Rent control

Rent control no longer exists, but tenants are still protected  

If you are a tenant, you know that South Africa’s rental housing market is in crisis. Anyone who has tried to find a property to rent in Cape Town recently will tell you they’ve been one of a dozen prospective tenants to view a property in one afternoon, often trailing around multiple properties with the same group of contenders. When they finally find a place they like, they are one of three or four candidates (or more!) to submit an application to rent. Landlords have their pick of tenants, and tenants often wind up bidding for a property – offering more than the advertised rental – just to secure a desirable property. Those with limited budgets struggle to find suitable accommodation, or wind up moving far from friends and family to secure affordable lodgings. It’s not easy for landlords either. Despite the competition for tenancies in Cape Town, in other parts of South Africa it can take months to find tenants. 

The economy is in crisis, and rental arrears are common. Landlord–tenant disputes often wind up in the eviction courts. Rental housing legislation and the Consumer Protection Act give tenants indisputable rights, but rental housing is still a minefield. Landlords also have rights, along with responsibilities. Do they have the right to put up rents, and to what extent? What does the law say about rent control? We look at the rules and regulations governing rent and rent increases in South African law.

What is rent control?

Rent control is a law placing a maximum price, or a “rent ceiling,” on what landlords can charge tenants. Rent controls may sound desirable, from a tenant’s perspective at least, because the ceiling is usually set below market level. But economists agree (a rare occurrence!) that rent controls are destructive. They generally reduce the amount of housing available, even in uncontrolled zones. There is rarely enough supply of rent-controlled properties to meet demand, and excess demand must then be met by noncontrolled properties. This demand pushes rents up in noncontrolled areas, and the average price of rental housing winds up being higher than it would be with no rent controls. The other effect of rent controls is to reduce supply, because landlords unaffected by controls fear the controls might eventually reach them, and don’t put their properties on the rental market. New investment into rental housing is often diverted to other ventures, leading to a deterioration in housing stock. Therefore, while rent control might sound like a good strategy for tenants, it does not result in a healthy rental housing market.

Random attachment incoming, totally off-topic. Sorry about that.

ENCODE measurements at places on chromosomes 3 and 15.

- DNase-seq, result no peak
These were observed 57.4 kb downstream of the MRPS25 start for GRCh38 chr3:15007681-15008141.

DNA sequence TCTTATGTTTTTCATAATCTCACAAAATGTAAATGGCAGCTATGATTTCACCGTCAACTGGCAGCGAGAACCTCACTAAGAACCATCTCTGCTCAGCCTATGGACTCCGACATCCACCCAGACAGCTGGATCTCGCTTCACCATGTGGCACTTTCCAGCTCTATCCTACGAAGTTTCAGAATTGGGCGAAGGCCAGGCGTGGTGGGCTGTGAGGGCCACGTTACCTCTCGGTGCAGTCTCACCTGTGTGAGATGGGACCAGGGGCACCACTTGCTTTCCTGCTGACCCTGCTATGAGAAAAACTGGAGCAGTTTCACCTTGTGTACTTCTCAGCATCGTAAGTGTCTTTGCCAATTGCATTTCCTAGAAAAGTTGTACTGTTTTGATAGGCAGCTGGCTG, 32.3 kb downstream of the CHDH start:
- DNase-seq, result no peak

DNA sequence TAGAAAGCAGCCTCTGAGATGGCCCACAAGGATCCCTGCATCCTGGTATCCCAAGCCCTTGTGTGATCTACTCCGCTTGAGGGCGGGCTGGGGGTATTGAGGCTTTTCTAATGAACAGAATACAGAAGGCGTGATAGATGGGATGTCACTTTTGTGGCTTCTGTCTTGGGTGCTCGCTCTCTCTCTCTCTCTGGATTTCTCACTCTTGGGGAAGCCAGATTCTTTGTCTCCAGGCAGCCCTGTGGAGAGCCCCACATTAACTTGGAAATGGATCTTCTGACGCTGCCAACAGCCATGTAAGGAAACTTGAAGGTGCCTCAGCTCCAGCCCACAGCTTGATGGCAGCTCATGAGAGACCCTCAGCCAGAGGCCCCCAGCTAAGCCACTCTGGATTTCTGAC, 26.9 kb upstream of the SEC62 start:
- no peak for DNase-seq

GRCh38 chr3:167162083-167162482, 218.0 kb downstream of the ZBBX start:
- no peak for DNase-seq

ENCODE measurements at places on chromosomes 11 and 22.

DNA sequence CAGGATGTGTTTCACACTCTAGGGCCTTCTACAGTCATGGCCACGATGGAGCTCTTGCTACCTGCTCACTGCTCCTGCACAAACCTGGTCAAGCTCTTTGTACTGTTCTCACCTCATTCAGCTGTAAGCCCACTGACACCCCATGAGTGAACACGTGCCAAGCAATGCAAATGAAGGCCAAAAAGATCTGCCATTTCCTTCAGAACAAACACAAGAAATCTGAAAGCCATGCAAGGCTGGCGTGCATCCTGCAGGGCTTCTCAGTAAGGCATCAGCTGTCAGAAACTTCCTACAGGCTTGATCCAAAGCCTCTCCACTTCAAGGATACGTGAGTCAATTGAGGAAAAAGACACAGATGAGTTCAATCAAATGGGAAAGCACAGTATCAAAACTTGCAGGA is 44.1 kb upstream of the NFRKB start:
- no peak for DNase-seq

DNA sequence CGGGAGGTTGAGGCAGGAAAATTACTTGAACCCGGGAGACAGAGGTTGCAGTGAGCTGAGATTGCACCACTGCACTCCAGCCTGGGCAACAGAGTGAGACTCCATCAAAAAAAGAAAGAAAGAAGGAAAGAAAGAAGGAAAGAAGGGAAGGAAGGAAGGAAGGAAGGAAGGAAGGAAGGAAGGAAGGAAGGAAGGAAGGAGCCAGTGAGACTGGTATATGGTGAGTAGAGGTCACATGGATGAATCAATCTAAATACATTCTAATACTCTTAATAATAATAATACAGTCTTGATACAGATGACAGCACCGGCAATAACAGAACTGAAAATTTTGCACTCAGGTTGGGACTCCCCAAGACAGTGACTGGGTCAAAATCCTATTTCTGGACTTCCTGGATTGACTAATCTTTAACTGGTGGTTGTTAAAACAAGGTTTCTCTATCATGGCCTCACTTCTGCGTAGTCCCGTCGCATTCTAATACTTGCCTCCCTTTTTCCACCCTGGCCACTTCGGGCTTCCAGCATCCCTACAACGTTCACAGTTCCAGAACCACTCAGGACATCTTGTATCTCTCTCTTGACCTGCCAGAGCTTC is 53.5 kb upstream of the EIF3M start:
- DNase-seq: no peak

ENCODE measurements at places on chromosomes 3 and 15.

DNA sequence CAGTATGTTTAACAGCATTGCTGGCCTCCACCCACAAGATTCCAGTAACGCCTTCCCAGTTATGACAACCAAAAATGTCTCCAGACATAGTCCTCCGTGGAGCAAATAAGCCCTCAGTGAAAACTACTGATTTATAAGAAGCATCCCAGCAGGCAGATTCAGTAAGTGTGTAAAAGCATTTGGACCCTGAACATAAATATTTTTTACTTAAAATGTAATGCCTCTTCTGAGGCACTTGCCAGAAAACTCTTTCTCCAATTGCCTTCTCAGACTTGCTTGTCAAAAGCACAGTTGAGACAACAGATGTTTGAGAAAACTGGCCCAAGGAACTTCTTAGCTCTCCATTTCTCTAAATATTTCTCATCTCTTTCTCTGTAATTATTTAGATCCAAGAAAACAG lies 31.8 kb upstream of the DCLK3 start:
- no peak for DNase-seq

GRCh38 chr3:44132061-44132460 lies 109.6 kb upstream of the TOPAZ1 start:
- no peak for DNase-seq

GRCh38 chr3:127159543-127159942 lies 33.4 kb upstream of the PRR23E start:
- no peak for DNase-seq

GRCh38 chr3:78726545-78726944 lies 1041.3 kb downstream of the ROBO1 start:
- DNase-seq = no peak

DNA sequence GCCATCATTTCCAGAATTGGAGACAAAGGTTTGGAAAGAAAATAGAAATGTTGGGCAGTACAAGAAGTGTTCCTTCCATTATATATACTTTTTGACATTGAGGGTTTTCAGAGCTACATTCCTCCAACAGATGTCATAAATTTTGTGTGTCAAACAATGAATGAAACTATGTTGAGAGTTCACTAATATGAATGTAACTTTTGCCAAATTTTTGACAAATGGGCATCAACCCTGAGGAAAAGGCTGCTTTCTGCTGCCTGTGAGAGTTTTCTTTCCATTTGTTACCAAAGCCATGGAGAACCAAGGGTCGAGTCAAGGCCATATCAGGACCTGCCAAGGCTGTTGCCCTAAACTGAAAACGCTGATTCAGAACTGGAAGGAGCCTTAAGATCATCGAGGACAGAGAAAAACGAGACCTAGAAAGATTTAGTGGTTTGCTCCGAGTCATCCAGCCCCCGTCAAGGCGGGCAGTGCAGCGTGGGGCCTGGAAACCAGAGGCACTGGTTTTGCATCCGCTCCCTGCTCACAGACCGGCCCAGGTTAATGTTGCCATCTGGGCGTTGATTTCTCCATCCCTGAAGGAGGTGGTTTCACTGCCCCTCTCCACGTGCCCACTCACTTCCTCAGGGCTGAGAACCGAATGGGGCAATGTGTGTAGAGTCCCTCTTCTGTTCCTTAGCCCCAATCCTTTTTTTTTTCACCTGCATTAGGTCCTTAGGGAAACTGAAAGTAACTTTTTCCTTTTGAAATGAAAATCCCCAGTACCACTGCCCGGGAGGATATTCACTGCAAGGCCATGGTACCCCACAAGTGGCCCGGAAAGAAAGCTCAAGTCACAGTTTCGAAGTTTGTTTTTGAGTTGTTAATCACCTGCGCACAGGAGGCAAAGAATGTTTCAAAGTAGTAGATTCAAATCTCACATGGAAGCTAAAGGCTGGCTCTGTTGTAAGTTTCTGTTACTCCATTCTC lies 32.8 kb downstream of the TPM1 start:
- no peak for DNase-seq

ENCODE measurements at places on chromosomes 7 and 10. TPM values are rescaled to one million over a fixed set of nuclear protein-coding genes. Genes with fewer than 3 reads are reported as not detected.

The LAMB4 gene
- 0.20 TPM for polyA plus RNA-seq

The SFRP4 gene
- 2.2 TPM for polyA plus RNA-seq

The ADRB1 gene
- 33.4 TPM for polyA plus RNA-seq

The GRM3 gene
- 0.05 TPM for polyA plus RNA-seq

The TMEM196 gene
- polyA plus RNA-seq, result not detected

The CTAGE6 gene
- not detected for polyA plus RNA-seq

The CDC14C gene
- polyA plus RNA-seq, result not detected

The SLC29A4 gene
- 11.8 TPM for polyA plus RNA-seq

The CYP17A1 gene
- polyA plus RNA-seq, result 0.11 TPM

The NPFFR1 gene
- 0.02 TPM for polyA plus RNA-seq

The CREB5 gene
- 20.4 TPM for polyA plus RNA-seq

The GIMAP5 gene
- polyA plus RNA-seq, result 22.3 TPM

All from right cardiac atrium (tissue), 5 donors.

Rent control in South Africa

The place most famous for rent control is New York City. But South Africa also had rent controls in the past. When and why was rent control implemented – and abolished? 

Historically, South Africa passed rent control legislation to protect tenants from exorbitant rent increases and evictions which were a result of the acute housing shortage that existed around the time of the Second World War. Initially, the aim was to provide some security of tenure for existing tenants, along with a limited number of grounds for eviction. Property owners did not appreciate these restrictions and viewed the legislation as an infringement of their common law rights. For example, common law allowed landowners to terminate a month-to-month lease by giving one month’s notice. However, the courts declared that the one-month notice period was to be interpreted as “not later than the first day of the month to be effective for that month”, which meant the actual notice period could be longer than 30 days. Another example was the restriction placed on landowners by the Rent Control Act 80 of 1976 regarding notice to vacate, i.e.:

  • Three months’ notice if the dwelling was required for personal occupation
  • Six months’ notice if required for renovation, giving the tenant the first right to re-occupy the dwelling
  • 12 months’ notice if the landowner  intended to demolish the dwelling

Landowners also had to satisfy the High Court that the demolition or reconstruction was in the public interest and the Minister of Housing had granted permission.